4. The Writer Anatole France

© 2022 Jan M. Ziolkowski, CC BY-NC-ND 4.0 https://doi.org/10.11647/OBP.0284.20

Félix Brun and Raymond de Borrelli brought very different reworkings of the thirteenth-century masterpiece before audiences of their late nineteenth-century countrymen. The first, with his three prose versions, had one chance to catch the attention of newspaper readers at the national level and two others to spread the word among the loyal coterie of cultivated friends and associates he enjoyed in his Picard hometown and its environs. The second was a known quantity in the French Academy, even if many members of the elite disparaged his poetry despite its blue ribbons.

For all their efforts, Brun and Borrelli by themselves would have realized precious little through their revamped forms of “Our Lady’s Tumbler.” Certainly, they would not have achieved a long-lasting niche for the medieval tale in the modern Western world or even merely in their native land. It required another individual, with greater writerly craft and cultural clout, to create the short story that would propel the tale to break out from restricted confines and to become disseminated not merely throughout France but even throughout the world, especially across the Atlantic. This third one who recast the gist of the poem from the Middle Ages plied his pen under the pseudonym of Anatole France.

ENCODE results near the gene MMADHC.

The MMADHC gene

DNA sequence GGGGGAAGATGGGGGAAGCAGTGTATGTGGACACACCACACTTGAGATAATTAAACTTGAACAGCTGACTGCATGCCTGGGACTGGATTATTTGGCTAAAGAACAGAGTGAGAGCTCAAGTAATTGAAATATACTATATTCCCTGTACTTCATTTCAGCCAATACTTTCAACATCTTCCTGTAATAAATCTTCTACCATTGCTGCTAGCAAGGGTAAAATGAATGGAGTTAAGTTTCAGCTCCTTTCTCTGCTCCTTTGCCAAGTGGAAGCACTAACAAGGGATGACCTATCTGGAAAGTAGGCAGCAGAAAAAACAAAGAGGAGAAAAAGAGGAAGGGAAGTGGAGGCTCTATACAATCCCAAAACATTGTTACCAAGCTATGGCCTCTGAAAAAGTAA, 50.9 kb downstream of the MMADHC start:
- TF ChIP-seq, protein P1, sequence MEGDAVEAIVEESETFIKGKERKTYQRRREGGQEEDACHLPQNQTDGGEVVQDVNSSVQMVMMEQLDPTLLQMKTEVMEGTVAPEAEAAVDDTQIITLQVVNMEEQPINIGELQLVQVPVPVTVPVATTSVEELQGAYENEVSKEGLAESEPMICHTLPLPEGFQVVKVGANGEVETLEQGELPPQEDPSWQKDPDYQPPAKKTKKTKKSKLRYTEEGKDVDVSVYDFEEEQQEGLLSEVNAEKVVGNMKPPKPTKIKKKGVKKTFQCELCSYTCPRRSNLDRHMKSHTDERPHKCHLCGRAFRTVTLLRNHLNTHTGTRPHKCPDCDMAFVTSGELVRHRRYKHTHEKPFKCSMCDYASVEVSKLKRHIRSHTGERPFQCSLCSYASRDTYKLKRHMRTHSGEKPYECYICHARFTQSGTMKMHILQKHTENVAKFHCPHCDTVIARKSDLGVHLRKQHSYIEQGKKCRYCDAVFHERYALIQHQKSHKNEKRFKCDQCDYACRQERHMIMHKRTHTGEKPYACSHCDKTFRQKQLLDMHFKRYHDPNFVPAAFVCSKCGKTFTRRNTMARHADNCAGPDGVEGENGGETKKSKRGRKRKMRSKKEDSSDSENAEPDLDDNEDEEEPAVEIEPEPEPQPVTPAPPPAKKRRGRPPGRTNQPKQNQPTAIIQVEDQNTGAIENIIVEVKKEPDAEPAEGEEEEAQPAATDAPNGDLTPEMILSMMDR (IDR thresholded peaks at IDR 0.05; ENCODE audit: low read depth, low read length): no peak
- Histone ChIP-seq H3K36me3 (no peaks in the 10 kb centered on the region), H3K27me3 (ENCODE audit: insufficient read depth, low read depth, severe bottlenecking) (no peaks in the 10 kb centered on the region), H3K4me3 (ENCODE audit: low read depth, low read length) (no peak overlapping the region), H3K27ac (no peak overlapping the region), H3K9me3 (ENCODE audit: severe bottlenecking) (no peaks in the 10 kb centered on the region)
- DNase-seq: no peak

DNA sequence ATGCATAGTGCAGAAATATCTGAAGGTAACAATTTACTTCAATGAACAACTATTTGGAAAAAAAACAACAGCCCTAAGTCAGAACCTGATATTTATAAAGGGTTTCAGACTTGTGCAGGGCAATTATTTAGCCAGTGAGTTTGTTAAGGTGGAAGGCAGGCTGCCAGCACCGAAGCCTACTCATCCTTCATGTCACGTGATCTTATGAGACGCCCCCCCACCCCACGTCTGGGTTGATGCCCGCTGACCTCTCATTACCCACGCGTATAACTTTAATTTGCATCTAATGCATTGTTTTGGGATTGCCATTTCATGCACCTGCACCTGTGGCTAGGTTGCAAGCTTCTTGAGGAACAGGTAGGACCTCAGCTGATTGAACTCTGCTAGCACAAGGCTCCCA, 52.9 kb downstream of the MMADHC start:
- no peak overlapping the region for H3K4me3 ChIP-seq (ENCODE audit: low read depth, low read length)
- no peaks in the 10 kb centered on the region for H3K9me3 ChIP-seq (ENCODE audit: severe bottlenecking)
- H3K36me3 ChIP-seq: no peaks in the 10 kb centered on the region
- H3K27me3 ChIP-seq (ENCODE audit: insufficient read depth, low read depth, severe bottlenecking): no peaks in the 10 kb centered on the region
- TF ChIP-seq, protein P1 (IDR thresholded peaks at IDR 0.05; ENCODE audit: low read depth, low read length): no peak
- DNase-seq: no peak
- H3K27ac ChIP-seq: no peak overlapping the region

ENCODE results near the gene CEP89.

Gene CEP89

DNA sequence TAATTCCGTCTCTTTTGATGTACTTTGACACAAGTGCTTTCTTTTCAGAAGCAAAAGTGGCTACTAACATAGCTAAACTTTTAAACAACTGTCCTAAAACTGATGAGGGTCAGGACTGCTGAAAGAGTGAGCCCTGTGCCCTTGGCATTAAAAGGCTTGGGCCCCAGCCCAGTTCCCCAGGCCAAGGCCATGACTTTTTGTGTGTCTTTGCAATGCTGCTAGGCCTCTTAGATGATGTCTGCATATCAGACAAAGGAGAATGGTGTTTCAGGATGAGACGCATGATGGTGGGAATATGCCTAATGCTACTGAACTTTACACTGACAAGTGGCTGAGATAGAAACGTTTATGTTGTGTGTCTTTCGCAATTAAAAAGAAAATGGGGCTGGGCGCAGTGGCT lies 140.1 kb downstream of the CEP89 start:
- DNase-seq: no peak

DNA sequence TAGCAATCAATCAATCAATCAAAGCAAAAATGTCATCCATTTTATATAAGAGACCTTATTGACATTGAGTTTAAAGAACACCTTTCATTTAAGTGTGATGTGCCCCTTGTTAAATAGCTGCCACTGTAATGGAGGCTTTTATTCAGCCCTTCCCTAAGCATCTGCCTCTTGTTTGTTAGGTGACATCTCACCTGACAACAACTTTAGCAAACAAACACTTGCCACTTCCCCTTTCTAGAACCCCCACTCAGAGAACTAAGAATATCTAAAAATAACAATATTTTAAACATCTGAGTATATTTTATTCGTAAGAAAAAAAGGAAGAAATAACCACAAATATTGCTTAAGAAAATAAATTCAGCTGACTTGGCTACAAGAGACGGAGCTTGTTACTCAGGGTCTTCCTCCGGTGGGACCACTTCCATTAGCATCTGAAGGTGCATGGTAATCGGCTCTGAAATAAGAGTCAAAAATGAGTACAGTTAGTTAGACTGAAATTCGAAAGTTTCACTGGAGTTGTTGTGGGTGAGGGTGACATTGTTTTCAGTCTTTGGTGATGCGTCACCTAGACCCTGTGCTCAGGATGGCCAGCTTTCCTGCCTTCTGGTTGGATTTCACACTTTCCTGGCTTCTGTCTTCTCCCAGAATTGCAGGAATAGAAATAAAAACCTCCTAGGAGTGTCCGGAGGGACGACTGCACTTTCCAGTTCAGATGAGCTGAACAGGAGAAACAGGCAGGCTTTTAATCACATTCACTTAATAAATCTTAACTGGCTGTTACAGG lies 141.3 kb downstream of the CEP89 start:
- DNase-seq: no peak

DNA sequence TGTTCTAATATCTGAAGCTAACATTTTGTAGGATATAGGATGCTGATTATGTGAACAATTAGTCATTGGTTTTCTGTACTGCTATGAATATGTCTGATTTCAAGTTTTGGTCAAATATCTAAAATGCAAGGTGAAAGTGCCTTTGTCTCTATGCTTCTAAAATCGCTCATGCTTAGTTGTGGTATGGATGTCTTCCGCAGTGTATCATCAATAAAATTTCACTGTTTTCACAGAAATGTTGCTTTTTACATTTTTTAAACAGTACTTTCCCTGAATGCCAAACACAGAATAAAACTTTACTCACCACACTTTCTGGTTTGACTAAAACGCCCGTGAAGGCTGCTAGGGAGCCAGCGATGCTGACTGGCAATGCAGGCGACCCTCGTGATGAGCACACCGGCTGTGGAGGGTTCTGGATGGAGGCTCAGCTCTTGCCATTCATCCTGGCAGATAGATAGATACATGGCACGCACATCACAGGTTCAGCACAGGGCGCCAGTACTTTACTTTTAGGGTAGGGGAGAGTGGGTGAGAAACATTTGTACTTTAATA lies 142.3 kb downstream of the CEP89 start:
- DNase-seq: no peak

Fig. 27: Anatole France—“The Greatest Living Frenchman.” Illustration by Jean-Baptiste Guth, 1909. Published on the front cover of Vanity Fair Supplement (August 11, 1909). Image from Wikimedia Commons, https://commons.wikimedia.org/wiki/File:Anatole_France, Vanity_Fair,_1909-08-11.jpg By assuming this nom de plume, the man who had been christened Jacques-Anatole-François Thibault effectively transformed his nation into his family.

The process of artistic creation often unites many elements. The metaphor of spinning a yarn conveys this multiplicity, evoking as it does the intertwining of many fibers to make a whole. In a few columns published in the popular press, Anatole France, who lived from 1844 to 1924, revealed a central thread in his own textile craft: the intermediary through which he purported to have encountered the contents of the original poem. In evaluating Gaston Paris’s highly influential history of French literature in the Middle Ages, France sketched a romanticized vignette of his initial exposure to the thirteenth-century verse that he owed to the mediation of the illustrious philologist.